Rules for Classrooms

At the moment I am getting ready for the start of a new course. One of the things I always tell my students on the first day of any course are my three golden rules.

  1. Don’t panic.
  2. Don’t die.
  3. Don’t kill the teacher.

While these three rules seem simple they cover a lot of ground. I rank them in order of importance. Let’s look at them a little closer.

Don’t Panic

When a student panics or gets flustered, they stop enjoying their class and instead focus on their mistakes. Panic is the first step in a negative cycle which reduces the chance of learning. Panic reduces the students willingness to take risks and make mistakes, both of which are essential in language learning.

Don’t Die

This one has a couple of levels to it. At the simplest level, it means that a student shouldn’t do anything which is dangerous. On another level, it can mean don’t spend so long studying that you don’t get a good night’s sleep. It can also mean that students treat each other with a degree of respect.

Don’t Kill the Teacher

The students always get a big laugh out of this one. However it is serious. Students can kill the teacher in a variety of ways; pressuring the teacher to answer too many questions in rapid-fire, or not waiting for the teacher to have time to go and talk to them. Anything which increases your stress as a teacher increases the chances of you losing focus and getting in the way of helping a student to learn rather than facilitate the learning.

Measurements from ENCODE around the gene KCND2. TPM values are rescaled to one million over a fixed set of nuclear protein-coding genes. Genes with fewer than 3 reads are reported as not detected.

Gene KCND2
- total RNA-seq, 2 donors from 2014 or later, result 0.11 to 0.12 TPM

If you think back on some of the most common discipline problems you have faced or classroom management issues you have dealt with, I am sure you could relate those to the three basic rules. For example, for a student who is always late, you go to talk to them and the first thing you do is remind them of rule number one. Then you relate being late back to rules 2 and 3, “By being late, you are losing points and I am worried you will not get the grade you deserve. When you are late it makes me frustrated and makes it more difficult for me to help you and your class.”

So, those are my golden rules, and they get spelled out with examples on the very first day.

I also have some guidelines for myself. Always try to apply the rules in a productive manner. Punishment does not achieve anything but alienating the student. Provide a way for the student to regain your trust and confidence after they have broken a rule. Apply the rules fairly and openly; explain to the best of your ability why a rule has been broken and how.

The biggest guideline I have is that rules you establish for your students must equally apply to you. If you have a rule about no cellphones in your classroom, you must model that behavior, and if you forget or break a rule you should be held accountable by yourself. Part of the reasons I don’t use too many punishments is because I know I will forget the rules and end up having to apply them to myself. If you do break a rule make sure you point it out and that you bring in your extra work or apologise to the class. Rules that only apply to the students are unfair and create a two tiered classroom that is counter productive.

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